Governmental and Non-governmental Response

Governmental Response


The governmental response to dowry-related violence has largely occurred in the form of legislation either limiting or banning dowry exchange. Both India and Bangladesh have official laws included in the legal code which ban entirely the practice of dowry. The Pakistani legal code includes a statute limiting the scope of acceptable dowry. However, the incidence of dowry-related violence has increased despite such legislation in recent years, highlighting the need for greater government enforcement of laws and broad social change.


India has additionally established over 300 all-women police stations since 1990 solely to pursue dowry violence cases. The main benefit of these stations is that they establish complaint records regardless of whether further action is taken. The existence of a record can serve as a deterrent in dissuading spouses from further dowry harassment. However, the police stations have been criticized for serving as counseling centers rather than administrators of law. Some women have reported feeling betrayed by the emphasis at such centers on reconciliation, and the stations have very low conviction rates. From: Ruiz, Rebecca. “India’s All-Women Police Pursue Dowry Complaints.” 13 September 2006.


Non-Governmental Response


Many NGOs seek to address the gap between law and practice in regards to dowry through media campaigns. Banchte Shekha, a women’s organization in Bangladesh, has done extensive work to address a lack of procedural compliance in village courts. In Pakistan, the Aurat Foundation has likewise conducted media campaigns in hopes of empowering women to engage with the political system.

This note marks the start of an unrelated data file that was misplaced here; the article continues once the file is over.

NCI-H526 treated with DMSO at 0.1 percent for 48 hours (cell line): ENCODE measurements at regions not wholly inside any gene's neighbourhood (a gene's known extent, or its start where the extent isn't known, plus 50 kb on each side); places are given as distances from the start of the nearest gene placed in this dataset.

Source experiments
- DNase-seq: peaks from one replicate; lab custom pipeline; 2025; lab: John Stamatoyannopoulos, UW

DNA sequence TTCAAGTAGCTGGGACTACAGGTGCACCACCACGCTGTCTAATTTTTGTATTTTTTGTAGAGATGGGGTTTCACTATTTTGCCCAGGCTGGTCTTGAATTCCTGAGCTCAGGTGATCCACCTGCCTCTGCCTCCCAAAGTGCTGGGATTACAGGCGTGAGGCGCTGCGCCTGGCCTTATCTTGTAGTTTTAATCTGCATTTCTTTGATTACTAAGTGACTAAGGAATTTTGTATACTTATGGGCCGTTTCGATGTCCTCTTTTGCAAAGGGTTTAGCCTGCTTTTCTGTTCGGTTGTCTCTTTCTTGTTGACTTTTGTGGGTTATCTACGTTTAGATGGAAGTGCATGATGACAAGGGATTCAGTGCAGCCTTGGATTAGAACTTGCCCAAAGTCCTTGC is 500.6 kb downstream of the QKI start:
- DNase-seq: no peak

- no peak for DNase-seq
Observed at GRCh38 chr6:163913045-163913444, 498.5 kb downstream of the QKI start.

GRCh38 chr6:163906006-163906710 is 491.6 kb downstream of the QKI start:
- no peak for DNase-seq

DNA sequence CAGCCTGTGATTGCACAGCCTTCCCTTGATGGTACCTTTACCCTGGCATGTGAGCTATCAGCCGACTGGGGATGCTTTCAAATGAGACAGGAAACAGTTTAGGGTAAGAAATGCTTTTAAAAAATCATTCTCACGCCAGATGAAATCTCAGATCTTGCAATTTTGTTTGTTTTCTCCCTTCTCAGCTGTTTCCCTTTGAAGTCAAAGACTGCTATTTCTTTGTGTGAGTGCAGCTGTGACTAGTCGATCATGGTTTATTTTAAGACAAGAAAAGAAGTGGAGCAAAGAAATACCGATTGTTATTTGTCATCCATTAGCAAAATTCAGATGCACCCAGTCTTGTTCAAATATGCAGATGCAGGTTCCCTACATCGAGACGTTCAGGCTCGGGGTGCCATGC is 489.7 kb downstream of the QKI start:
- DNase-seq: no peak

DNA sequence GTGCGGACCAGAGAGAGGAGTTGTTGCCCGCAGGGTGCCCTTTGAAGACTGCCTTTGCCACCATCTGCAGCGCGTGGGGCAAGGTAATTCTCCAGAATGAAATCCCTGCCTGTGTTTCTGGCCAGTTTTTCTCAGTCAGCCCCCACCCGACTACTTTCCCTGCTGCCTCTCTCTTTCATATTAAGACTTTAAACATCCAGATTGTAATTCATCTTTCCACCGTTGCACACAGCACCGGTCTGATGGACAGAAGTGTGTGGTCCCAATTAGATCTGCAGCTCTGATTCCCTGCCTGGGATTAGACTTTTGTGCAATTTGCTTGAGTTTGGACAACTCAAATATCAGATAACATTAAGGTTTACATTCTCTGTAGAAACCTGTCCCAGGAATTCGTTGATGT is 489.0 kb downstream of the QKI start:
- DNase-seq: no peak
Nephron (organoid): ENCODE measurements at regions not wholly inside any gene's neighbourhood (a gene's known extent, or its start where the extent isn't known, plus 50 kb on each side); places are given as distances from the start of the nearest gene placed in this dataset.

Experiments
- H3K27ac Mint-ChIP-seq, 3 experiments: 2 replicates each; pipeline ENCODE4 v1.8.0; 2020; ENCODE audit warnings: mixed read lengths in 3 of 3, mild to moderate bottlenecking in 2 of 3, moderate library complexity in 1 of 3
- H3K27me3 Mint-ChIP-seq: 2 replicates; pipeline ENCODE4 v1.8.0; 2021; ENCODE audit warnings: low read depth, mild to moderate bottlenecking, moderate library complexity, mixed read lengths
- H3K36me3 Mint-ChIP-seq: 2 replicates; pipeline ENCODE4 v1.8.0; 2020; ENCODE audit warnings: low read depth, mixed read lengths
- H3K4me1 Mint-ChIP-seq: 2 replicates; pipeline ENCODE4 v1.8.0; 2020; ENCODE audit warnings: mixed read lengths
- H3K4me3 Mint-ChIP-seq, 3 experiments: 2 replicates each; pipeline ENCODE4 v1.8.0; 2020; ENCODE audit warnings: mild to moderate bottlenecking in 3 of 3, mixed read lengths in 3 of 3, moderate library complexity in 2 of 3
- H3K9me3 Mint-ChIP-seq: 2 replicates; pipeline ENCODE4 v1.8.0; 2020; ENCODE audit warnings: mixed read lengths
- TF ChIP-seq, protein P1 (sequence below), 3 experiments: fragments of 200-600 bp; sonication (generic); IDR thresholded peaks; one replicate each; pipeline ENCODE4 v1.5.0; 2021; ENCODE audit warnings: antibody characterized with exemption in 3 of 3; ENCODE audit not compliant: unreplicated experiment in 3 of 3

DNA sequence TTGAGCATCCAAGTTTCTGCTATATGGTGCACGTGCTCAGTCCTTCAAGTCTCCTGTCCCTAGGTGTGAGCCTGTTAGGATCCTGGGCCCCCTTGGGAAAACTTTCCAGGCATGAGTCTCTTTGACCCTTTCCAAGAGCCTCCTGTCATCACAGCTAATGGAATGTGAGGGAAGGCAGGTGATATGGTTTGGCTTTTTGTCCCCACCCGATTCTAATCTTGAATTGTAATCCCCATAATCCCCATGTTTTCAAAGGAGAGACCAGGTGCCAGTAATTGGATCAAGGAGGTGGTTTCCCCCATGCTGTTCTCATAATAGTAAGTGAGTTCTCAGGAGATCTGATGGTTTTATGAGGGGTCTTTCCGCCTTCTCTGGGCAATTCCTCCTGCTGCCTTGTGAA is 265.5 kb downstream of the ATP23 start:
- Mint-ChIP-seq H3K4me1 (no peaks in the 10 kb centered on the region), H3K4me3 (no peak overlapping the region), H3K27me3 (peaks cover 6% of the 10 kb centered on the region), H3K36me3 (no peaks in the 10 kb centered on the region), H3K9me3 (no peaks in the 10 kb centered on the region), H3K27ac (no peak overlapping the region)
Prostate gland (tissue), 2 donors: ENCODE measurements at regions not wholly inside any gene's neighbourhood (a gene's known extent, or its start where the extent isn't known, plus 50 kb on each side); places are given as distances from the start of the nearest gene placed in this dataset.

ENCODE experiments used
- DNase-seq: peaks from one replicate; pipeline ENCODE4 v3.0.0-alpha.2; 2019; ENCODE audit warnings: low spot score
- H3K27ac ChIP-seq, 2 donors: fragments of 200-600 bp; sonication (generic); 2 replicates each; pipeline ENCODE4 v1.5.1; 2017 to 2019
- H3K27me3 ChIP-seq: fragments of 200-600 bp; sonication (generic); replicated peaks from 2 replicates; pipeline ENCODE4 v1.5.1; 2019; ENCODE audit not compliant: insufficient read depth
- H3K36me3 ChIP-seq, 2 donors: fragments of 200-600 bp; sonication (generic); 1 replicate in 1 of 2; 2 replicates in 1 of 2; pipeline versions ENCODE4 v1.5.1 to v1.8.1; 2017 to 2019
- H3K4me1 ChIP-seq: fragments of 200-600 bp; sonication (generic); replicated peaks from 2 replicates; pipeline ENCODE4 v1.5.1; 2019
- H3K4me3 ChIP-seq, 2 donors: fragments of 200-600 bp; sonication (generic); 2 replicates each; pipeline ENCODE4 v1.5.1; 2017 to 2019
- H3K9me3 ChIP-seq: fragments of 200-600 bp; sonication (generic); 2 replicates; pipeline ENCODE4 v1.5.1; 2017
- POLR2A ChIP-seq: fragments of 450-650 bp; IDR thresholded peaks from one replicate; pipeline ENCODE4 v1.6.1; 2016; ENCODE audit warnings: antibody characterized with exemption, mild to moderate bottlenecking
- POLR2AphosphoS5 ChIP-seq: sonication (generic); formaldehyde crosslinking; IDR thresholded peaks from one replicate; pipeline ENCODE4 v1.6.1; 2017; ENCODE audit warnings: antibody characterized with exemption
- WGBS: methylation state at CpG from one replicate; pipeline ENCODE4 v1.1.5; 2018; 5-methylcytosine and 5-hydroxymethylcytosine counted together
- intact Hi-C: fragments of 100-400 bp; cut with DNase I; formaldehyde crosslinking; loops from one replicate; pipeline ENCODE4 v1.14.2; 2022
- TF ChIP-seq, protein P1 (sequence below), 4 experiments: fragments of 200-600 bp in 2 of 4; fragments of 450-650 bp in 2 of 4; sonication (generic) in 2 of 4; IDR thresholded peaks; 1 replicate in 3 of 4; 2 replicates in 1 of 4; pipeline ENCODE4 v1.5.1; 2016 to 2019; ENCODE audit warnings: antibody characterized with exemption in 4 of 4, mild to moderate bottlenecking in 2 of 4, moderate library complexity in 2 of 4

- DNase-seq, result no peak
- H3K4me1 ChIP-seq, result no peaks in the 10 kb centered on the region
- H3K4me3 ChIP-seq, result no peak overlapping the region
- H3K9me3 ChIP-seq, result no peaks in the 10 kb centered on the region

Women’s organizations also are instrumental in providing legal services and advocacy for women involved in dowry disputes. Banchte Shekha has provided such support as part of their Access to Justice and Human Rights project. The Bangladeshi National Woman Lawyers Association (BNWLA) also provides legal aid to dowry-related violence victims. In one recent case, the BNWLA successfully represented a woman who suffered a miscarriage after being kicked repeatedly in the lower abdomen by her brother-in-law for refusing to provide him with additional dowry.


The Centre for Social Research in India has been instrumental in founding a number of Crisis Intervention Centres to aid female victims of violence. These centers provide a range of tailored services, including facilitation of individual and family discussion, legal and law enforcement advice, medical treatment, assistance in bringing criminal charges, and help in obtaining employment. The Centre for Social Research is located in Delhi, but provides contact information for similar resources in other regions.